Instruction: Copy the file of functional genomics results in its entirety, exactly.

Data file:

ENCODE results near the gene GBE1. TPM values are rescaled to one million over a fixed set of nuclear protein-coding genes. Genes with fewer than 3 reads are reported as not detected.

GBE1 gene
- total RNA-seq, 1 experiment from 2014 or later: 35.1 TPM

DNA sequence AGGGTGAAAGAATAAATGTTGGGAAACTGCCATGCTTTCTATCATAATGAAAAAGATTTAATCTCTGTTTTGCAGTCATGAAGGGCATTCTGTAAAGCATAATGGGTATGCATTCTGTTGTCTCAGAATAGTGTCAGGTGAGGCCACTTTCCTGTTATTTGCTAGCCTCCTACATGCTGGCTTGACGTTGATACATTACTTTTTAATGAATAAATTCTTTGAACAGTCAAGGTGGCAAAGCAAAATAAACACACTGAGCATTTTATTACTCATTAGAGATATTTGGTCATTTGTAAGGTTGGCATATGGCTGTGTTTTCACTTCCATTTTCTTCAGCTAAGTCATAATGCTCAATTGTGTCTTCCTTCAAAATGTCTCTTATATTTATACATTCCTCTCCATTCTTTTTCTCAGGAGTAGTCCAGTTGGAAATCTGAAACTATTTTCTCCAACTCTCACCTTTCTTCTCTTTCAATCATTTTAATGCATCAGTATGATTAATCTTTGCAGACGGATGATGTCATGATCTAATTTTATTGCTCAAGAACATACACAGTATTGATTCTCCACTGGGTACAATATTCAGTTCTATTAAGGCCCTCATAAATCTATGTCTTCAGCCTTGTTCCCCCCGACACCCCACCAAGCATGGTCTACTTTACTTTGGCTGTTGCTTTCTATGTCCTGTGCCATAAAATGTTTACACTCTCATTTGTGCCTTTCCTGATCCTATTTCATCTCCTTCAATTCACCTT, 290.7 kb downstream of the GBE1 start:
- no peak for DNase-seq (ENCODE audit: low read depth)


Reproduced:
ENCODE results near the gene GBE1. TPM values are rescaled to one million over a fixed set of nuclear protein-coding genes. Genes with fewer than 3 reads are reported as not detected.

GBE1 gene
- total RNA-seq, 1 experiment from 2014 or later: 35.1 TPM

DNA sequence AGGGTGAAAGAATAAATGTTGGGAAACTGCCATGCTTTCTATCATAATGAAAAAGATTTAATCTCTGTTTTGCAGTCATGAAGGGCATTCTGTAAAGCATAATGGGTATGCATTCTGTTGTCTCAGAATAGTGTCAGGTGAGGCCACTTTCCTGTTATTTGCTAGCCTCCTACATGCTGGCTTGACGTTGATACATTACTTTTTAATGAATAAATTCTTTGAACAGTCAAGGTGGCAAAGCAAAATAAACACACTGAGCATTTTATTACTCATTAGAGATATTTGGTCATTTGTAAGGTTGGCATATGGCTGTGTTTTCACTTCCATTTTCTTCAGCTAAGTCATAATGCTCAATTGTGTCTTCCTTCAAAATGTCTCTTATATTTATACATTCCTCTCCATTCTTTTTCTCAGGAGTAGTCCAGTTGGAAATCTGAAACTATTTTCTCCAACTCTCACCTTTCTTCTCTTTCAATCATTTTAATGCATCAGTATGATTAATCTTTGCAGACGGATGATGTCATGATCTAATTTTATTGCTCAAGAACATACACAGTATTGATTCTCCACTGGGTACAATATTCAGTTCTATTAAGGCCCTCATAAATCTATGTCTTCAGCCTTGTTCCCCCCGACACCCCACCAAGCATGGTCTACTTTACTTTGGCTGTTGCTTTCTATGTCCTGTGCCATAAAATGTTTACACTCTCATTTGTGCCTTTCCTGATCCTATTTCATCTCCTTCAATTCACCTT, 290.7 kb downstream of the GBE1 start:
- no peak for DNase-seq (ENCODE audit: low read depth)